We strive to better understand how diverse members of the non-coding RNA family and their RNA binding protein partners, through their ability to modulate gene expression in the nucleus, contribute to immune pathologies in mouse models of colitis, multiple sclerosis, and cancers. Deeper understanding of how immune gene expression programs are controlled will facilitate development of new intervention strategies against inflammatory diseases.
Epigenomics and Gene Expression Control
The main objective of the Chavez laboratory is the molecular characterization of malignant childhood cancers in order to identify drug targets and improve treatment options. Our focus is mainly on pediatric brain tumors such as medulloblastoma, glioblastoma, and ependymoma. Recently, we have demonstrated how to leverage epigenetic information such as DNA methylation and enhancer profiling in pediatric brain tumors and normal human tissues to identify clinically relevant tumor subgroups, oncogenic enhancers, transcription factors, and pathways amenable to pharmacologic targeting. To reveal regulatory circuitries disturbed in childhood brain tumors, we generate and integrate public high-dimensional data from primary tumors and patient-derived cell lines. We are specifically interested in the analysis of somatic and germline DNA mutations, chromatin and DNA modifications, transcription factor binding, and gene expression.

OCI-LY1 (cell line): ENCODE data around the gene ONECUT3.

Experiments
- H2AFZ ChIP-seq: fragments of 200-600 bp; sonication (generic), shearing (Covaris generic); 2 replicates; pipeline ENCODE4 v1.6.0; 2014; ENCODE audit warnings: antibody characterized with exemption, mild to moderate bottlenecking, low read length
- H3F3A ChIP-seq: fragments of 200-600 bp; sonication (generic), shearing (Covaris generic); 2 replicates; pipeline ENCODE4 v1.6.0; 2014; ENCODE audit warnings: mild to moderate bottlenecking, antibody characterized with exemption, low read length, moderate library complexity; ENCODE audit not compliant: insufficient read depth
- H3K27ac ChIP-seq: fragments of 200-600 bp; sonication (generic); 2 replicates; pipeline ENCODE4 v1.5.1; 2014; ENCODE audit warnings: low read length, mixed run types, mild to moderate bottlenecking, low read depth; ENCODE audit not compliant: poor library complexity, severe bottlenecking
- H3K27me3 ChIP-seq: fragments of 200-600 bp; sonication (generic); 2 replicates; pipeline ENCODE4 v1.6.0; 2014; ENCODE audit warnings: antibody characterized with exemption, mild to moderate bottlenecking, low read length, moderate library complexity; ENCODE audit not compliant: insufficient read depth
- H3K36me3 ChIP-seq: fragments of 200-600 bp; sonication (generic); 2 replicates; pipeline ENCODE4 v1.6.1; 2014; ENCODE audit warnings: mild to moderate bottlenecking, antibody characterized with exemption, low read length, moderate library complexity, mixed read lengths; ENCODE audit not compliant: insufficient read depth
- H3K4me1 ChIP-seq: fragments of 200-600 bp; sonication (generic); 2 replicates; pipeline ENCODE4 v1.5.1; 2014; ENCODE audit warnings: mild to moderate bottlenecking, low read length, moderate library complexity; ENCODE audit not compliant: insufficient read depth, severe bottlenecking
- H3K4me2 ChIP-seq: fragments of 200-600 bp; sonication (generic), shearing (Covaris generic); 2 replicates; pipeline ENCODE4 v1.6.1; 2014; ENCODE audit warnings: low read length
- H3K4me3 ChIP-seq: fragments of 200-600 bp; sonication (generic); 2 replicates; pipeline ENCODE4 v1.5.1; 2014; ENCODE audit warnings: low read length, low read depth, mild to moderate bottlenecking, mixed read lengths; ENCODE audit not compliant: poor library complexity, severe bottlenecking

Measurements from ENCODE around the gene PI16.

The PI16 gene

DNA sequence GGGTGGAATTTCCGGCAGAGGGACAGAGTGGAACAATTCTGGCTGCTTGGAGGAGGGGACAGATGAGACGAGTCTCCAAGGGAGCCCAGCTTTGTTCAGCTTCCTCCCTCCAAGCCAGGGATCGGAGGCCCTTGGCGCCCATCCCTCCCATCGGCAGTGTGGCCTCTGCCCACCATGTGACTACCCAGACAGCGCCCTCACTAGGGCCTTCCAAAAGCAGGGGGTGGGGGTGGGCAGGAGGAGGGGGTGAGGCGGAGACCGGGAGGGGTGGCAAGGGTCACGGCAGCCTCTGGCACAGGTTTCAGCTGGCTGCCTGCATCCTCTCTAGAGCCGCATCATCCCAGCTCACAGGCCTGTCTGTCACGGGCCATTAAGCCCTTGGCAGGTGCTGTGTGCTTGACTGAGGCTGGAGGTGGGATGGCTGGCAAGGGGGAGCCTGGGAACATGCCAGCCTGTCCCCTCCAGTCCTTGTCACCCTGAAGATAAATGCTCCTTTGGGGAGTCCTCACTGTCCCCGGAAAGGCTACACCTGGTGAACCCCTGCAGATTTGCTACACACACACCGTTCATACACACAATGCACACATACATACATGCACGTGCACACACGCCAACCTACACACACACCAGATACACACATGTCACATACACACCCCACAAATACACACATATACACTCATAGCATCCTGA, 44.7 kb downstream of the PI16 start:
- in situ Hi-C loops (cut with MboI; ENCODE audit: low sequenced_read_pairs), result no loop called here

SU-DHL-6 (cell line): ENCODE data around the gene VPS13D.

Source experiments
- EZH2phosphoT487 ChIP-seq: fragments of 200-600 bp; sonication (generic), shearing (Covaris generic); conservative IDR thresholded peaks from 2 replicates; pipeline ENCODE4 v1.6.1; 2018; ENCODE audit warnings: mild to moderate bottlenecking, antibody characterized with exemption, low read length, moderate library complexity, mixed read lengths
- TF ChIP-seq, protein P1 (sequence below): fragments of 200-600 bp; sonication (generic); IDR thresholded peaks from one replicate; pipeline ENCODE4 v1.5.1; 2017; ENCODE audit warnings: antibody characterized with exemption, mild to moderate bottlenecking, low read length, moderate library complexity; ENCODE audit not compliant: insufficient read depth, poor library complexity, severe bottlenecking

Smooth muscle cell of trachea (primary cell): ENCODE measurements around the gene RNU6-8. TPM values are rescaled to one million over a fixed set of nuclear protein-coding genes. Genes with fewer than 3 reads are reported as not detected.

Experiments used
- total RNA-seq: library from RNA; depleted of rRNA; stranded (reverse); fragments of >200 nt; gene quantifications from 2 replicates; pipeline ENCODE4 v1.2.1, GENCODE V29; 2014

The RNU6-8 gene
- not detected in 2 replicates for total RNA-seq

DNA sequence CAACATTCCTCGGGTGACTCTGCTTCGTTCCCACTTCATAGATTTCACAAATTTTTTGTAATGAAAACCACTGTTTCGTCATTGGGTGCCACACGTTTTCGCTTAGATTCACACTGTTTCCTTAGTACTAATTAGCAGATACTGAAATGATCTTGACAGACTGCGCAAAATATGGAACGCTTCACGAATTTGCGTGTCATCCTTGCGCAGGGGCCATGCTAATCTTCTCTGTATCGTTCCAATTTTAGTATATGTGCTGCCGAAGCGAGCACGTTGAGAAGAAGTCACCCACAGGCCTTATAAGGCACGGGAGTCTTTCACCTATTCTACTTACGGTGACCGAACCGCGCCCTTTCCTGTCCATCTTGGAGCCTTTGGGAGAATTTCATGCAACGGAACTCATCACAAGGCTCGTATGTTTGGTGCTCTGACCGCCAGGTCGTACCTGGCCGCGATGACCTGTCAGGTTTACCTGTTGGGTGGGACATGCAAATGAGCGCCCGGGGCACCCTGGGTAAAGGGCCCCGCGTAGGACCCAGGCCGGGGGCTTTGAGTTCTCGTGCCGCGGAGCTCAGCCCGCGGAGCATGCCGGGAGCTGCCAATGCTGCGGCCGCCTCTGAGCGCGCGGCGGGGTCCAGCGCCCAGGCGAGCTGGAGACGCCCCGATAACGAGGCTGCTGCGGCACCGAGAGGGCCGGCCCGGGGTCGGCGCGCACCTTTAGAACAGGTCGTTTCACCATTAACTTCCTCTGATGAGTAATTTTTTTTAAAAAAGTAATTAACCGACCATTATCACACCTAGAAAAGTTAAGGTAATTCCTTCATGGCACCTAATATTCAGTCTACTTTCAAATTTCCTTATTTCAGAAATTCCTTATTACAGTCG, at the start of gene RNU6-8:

Our lab applies our expertise in human pluripotent stem cell research and genomics to understand the molecular mechanisms underlying normal and abnormal human development, in order to improve the health of mothers and babies.
We are interested in the analysis and modeling of the three-dimensional chromatin structure from high-throughput sequencing experiments. We develop methods that are based in statistics, machine learning, optimization and graph theory to understand how changes in the 3D genome affect cellular outcome such as development, differentiation and gene expression. We have ongoing interests in the systems level analysis and reconstruction of regulatory networks, inference of enhancer-promoter contacts, predictive models of gene expression and integration of three-dimensional chromatin structure with one-dimensional epigenetic measurements in the context of cancer, malaria, asthma and several autoimmune diseases.